By Laura Ohata
Northwest Asian Weekly
Seventy dental drills whined on the Key Arena floor, as volunteer dentists and hygienists provided free procedures to the poorest residents of Seattle. In addition to dentistry, roughly 600 volunteers offered medical, vision, chiropractic, acupuncture, and mental health services to nearly 4,000 patients from Oct. 23 to Oct. 26.
It takes a concerted effort and serious teamwork to host a free clinic of that scale. The idea originated with Julia Colson.
“Back in 2008, I saw a “60 Minutes” documentary on Remote Area Medical, [an organization] which goes around the country and does events like this.” Colson especially wanted to serve the working poor, who couldn’t afford routine medical care. The idea sat in the back of her mind until 2012, when Seattle Center Director Robert Nellams challenged his staff to look at new ways to use the facilities, such as health programs for the community. That’s when Colson showed him the 60 Minutes documentary. After gaining Nellams’ approval, she contacted Remote Area Medical (RAM) and began to build her team.
RAM provides mobile dental and vision laboratories and equipment, but it is up to the host community to provide the location and licensed medical staff. Colson and Nellams had the Seattle Center, but they needed healthcare experts to plan the technical aspects of the free clinic. They brought together dozens of partner organizations. Group Health offered a lab and flu shots, while Phillips Healthcare loaned staff, [along with] EKG, ultrasound, and X-ray equipment. Colson said, “The dental community has just turned out in force. On the medical side, we are doing physical exams, and women’s health exams, including pap smears and mammogram tests by Seattle Cancer Care Alliance. Brooks Shoes donated 3,900 pairs of shoes. Organizations like that, wanting to make a difference, wanting to help others in their community.”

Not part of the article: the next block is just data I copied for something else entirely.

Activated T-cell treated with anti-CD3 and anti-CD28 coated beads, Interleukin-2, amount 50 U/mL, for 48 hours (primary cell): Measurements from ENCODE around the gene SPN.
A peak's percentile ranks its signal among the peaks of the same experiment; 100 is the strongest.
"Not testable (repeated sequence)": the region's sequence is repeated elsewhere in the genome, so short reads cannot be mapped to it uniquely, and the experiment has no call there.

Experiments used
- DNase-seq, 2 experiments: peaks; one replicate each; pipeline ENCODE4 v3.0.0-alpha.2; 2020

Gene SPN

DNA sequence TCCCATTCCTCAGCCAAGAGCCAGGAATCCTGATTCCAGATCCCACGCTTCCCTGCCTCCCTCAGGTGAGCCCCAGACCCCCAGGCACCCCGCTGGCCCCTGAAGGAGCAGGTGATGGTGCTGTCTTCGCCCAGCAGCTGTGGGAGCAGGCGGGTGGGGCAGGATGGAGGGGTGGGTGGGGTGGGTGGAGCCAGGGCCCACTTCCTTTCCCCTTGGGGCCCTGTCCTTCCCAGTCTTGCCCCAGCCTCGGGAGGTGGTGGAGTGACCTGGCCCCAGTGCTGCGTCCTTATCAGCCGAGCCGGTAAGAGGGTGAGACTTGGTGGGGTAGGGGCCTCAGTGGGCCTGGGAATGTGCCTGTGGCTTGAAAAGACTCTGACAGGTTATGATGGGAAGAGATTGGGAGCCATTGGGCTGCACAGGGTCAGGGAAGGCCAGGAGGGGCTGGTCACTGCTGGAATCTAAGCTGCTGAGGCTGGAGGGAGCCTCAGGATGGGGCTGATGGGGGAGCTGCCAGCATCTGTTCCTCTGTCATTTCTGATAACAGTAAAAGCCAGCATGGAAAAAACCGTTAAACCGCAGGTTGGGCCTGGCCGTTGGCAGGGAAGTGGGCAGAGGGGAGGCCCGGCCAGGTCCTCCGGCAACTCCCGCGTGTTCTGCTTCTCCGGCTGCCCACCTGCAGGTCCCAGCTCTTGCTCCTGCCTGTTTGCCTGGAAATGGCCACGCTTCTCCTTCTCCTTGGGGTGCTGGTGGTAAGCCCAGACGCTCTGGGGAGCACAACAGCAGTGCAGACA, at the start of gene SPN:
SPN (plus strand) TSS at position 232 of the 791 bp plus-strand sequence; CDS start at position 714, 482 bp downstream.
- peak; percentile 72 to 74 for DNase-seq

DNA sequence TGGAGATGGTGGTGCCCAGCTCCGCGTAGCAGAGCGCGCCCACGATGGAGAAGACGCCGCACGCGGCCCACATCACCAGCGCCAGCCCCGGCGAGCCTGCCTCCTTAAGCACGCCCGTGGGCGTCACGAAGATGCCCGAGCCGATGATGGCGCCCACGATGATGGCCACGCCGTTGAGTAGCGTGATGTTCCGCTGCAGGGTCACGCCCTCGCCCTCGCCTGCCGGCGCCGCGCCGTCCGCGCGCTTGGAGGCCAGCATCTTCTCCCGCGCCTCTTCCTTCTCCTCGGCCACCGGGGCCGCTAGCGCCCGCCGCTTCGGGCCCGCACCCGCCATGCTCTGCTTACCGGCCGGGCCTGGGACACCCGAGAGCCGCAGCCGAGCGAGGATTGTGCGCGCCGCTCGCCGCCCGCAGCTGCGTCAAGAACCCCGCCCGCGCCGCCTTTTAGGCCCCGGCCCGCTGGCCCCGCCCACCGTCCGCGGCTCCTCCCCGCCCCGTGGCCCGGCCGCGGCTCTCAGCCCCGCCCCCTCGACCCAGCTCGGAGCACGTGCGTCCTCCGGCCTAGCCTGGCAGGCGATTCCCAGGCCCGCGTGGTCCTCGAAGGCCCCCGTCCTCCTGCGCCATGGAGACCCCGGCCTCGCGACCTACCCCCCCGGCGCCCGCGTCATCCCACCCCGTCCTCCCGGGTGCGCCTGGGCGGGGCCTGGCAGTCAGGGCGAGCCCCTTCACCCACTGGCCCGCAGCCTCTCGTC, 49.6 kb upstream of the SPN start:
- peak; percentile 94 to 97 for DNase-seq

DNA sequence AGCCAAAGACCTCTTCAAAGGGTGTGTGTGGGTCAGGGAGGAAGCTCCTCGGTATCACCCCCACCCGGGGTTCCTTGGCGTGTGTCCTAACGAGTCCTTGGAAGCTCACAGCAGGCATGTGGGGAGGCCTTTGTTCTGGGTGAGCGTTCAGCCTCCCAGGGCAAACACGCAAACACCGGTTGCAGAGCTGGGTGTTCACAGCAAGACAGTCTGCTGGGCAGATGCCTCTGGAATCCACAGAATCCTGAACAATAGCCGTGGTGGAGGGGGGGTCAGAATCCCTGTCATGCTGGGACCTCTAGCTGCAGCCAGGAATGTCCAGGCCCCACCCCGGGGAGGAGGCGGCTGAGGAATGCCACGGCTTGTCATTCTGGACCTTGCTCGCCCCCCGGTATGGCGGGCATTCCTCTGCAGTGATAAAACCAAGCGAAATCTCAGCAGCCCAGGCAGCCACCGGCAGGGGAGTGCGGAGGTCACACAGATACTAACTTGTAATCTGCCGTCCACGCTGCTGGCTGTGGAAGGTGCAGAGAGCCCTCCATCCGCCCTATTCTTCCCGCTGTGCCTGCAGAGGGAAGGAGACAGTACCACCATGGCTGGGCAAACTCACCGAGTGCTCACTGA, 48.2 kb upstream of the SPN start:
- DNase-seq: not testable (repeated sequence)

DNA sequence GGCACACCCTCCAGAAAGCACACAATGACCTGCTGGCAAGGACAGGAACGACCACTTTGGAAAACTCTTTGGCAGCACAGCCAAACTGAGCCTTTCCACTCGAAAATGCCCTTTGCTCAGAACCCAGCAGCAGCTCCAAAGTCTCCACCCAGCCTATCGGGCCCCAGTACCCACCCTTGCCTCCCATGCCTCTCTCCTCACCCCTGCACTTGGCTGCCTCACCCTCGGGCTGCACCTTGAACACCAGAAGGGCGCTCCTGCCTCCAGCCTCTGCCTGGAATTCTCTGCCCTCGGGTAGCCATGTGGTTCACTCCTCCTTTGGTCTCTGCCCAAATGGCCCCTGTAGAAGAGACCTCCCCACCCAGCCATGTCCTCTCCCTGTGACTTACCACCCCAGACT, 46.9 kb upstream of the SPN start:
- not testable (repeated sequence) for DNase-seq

RAM had a mobile optical lab that made about 300 prescription eyeglasses on-site each day. “They bring in new frames and about 10,000 prescription lenses,” said Colson, “So, patients get full eye exams, and if they need glasses, we can make them glasses. And, all of this is free for the patients.” While waiting in line for an eye examination, a jobless Asian American woman in her mid-20s offered an interview, but would not give her name. “Getting new glasses will affect my life tremendously, just because I will be able to see. I won’t be going off of a prescription that was several years expired. I won’t have to force my eyes to see with glasses that no longer work.” When asked what kind of job she would like to get, she said, “Anything with benefits,” and laughs, “Even with a four-year degree, it is very hard to find a good job with benefits. Even with a business degree, which is what I have, they are trying to bring in people who are temporary or part-time, where they can offer the minimum benefits.”